Cheyenne conference helps gardeners grow

Garden flowers play a critical role in supplying nectar for pollinators. This hummingbird moth visits a tall garden phlox in June.                        UW Photo: Chavawn Kelley

The Gardening for Success conference, Saturday and Sunday April 14-15 at Laramie County Community College in Cheyenne is for beginners, backyard gardeners, 4-H youth and leaders, master gardeners, community gardeners and farmer’s market gardeners.

“Topics will challenge, inspire, motivate and take you to the next level of gardening success, whatever your gardening experience,” says UW Extension educator Catherine Wissner.

The $125 conference fee covers lunches, a dinner and breaks. Go to bit.ly/GardenSuccess to register and learn more. On-site registration begins at 7 a.m. at the LCCC Pathfinder Building, 1400 E. College Drive.

Topics include edible landscapes, conifers and perennials for the Rocky Mountain Region, growing lavender, iris, and roses, native bee habitat, soil basics, seed saving, medicinal herbs and teas, growing in high tunnels or hoop houses, food processing, food safety and more.

Keynote speakers are Scott Skogerboe from Fort Collins Wholesale Nursery and David Salman, chief horticulturist for High Country Gardens.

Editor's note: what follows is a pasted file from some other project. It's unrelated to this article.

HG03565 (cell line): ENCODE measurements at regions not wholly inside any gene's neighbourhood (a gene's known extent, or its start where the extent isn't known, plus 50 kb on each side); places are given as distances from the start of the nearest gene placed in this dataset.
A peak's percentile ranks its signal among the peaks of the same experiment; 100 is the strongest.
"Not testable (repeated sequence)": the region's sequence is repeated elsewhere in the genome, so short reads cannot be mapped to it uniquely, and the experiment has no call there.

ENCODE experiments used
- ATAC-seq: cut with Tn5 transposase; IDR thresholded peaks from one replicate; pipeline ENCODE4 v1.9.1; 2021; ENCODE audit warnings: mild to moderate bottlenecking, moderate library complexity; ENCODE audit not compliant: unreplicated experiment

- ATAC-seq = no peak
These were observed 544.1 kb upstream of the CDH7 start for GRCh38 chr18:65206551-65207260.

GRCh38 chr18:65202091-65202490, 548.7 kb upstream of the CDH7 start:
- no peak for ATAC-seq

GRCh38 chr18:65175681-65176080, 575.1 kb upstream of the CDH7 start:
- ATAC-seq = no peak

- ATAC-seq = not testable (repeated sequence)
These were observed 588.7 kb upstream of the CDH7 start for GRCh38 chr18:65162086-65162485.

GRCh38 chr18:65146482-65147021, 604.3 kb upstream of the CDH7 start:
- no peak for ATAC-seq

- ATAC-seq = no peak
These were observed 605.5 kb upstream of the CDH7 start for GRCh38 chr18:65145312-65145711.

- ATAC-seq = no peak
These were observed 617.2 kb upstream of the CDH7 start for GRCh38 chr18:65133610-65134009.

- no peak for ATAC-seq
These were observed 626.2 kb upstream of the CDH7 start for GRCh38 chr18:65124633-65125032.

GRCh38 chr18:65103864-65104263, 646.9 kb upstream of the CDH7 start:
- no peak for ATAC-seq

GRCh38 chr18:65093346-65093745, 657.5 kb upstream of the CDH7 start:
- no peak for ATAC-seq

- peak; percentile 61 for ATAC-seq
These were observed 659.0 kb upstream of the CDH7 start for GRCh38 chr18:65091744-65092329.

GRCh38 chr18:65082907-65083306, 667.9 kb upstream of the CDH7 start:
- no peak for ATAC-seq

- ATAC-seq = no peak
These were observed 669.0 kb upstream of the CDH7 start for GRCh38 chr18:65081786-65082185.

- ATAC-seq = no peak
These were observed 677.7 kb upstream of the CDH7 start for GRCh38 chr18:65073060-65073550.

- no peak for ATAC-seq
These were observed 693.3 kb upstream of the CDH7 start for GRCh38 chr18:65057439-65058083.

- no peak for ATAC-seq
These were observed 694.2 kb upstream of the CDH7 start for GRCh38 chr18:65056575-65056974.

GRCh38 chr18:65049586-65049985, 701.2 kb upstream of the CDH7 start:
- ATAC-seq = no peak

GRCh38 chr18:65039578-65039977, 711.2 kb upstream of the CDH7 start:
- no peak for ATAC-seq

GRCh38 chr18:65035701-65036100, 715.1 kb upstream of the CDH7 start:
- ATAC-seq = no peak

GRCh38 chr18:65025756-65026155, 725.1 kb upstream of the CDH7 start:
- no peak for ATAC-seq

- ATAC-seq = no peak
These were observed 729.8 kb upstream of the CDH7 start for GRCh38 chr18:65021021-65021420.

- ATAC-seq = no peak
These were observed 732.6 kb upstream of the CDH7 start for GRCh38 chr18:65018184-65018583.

Master Gardeners can take qualifying classes to earn an Advanced Master Gardener certificate. Participants in hands-on workshops can take home what they make.

Sponsors are Laramie County Master Gardeners and the University of Wyoming, Laramie County Extension office, the State Master Gardener Association, and the Wyoming Farmers Market Association.

For more information, contact Wissner at 307-633-4480 or at cwissner@uwyo.edu.

 

UW Extension publication explains backyard composting

            Information to help gardeners turbocharge soils by backyard composting is available in a University of Wyoming Extension free publication.

“Backyard composting: Using simple, small-scale methods,” B-974R, describes the process by which organic materials, such as yard and some kitchen wastes, are decomposed into a dark-colored, nutrient-rich, soil-building conditioner called humus.

Through composting, gardeners can manipulate temperature, oxygen and moisture to accelerate the process that occurs in nature. Authors are Karen Panter, UW Extension horticulture specialist, and Chris Hilgert, extension state Master Gardener coordinator at the University of Wyoming.

The bulletin is available in pdf, HTML and ePub formats by going to www.uwyo.edu/uwe/ and clicking on the Find a Publication link. Type the title or bulletin number into the search field.

Hatch brings Thomas Jefferson’s revolutionary gardens to Laramie

Gray-haired man, arms crossed, stands smiling beside vegetable garden.
Peter Hatch, retired director of gardens and grounds at Monticello.

Thomas Jefferson’s 57 years of gardening notes, dated 1767 to 1824, guided a modern restoration of his two-acre kitchen garden led by Peter Hatch, director of gardens and grounds at Monticello, now retired.